An artist’s impression of Heart of Yew Tee, which will include sustainable features that lower its energy consumption, thermal load and carbon footprint. Image: MKPL ARCHITECTS
From The Straits Times
SINGAPORE – Some $1 billion in green bonds issued by the Housing Board on Tuesday (March 15) will be used to fund public sector residential and non-residential projects, as the nation moves to tap opportunities in green finance and achieve its sustainability targets.
The first tranche includes the Parc Residences @ Tengah Build-To-Order (BTO) project and Singapore’s second “vertical kampung”, Heart of Yew Tee, which is also an integrated development, said HDB in a release on Wednesday.
They are among 30 new residential projects that could be financed by proceeds from this and upcoming green bonds. The list will be reviewed annually, said the board.
Green bonds are financial instruments used to fund projects with environmental benefits, and provide investors with regular or fixed income payments.
Funds raised through green bonds will be used exclusively to finance or refinance new residential and non-residential projects that are able to achieve the Building and Construction Authority’s Green Mark certification of GoldPlus or higher, said HDB.
The certification is awarded to projects that can achieve the highest level of energy and water efficiency, greenery provision and active mobility considerations, among other criteria, and are among the top green building performers in Singapore.
These projects must also have their construction tenders awarded after the bond is issued or within 24 months before the bond is issued, said HDB.
HDB said there are plans to issue at least one green bond per year, subject to market conditions, to sustain its portfolio of green and sustainable developments.
The green bonds issued will be guided by HDB’s new Green Finance Framework, which sets out how to assess the projects that can be funded and the structure for transparent reporting on the allocation of proceeds.
Funds will be allocated to eligible green projects no later than two years from the issuance date of the bond and an independently audited green finance report will be published annually.
The framework was announced by National Development Minister Desmond Lee at a joint segment during the Budget debate last week.
In a Facebook post on Tuesday, Second Minister for National Development Indranee Rajah said that HDB, as Singapore’s largest housing developer, has taken another “bold step” in sustainability with the issuance of the inaugural green bonds.
“The new framework will also boost our efforts to develop the green bond market in Singapore,” she said.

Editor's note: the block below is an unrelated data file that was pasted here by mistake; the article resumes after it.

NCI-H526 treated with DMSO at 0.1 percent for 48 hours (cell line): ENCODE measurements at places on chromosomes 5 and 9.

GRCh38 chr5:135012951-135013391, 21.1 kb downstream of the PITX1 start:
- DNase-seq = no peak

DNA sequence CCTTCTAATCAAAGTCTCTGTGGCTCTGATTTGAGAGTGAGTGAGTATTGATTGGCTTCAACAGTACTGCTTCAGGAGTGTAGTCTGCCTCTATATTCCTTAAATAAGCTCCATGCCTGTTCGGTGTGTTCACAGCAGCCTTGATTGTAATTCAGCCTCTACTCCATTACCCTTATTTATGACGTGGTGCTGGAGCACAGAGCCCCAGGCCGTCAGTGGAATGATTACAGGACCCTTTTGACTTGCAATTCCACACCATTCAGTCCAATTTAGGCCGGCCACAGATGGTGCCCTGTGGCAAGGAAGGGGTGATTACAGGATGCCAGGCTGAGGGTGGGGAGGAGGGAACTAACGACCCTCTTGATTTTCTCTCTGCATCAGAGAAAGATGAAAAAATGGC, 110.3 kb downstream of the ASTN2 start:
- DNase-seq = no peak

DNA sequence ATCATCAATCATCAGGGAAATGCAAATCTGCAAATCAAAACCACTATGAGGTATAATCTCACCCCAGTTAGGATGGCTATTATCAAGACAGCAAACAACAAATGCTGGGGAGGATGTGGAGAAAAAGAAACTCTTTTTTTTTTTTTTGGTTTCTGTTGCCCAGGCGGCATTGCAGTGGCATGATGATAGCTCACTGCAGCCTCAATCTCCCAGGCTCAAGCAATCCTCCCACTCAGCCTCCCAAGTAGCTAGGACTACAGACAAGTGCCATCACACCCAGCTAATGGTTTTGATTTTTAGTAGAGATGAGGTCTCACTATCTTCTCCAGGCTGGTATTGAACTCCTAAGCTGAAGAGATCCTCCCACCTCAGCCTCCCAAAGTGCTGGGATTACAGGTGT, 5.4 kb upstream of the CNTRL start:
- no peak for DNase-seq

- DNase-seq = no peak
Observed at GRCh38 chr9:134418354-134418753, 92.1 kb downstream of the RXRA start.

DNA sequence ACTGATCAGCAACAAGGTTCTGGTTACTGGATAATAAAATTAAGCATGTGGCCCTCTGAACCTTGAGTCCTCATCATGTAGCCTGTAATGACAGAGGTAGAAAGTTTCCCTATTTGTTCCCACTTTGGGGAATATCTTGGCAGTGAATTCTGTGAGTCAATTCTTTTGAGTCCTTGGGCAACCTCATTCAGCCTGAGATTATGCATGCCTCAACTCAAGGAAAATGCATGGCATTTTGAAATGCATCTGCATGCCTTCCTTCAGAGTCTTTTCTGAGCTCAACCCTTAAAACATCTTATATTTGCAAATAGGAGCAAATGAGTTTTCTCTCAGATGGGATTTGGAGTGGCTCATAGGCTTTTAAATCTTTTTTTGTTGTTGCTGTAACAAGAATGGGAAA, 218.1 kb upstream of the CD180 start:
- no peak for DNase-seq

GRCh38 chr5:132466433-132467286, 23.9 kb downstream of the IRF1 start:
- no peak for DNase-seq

She noted that the Parc Residences @ Tengah BTO project was eligible because it meets high green standards, with a host of sustainable features such as regenerative lifts, centralised chutes for recyclables, dual bicycle racks and a pneumatic waste conveyance system for more efficient waste collection and estate maintenance.
Regenerative lifts are able to recover up to 20 per cent of energy from kinetic movement and braking.
An artist’s impression of Parc Residences @ Tengah. Image: HDB
The upcoming Heart of Yew Tee integrated development is set to have bioswales to treat surface water run-off, multiple layers of landscaped desks and skyrise greenery to help cool the environment and bring nature closer to residents.
Since the first eco-precinct, Treelodge @ Punggol, was completed in 2010, sustainable features have been extended to all new housing projects in Punggol from 2011 and subsequently to all new housing projects across Singapore from 2014.
These features include solar-ready roofs, smart lighting and an urban water-harvesting system that collects rainwater for irrigation and cleaning of common areas, among other things.
HDB chief executive Tan Meng Dui said the board actively researches and develops green solutions, ranging from state-of-the-art environmental modelling techniques to more sustainable methods of construction.
“The issuance of green bonds to finance current and future green projects in HDB’s building programme is thus timely and a natural progression of our sustainability journey,” he said.
“More than just a means of funding building projects, HDB’s entry into green financing underscores our commitment to make every town not only liveable, but also green and sustainable.”
Author: Michelle Ng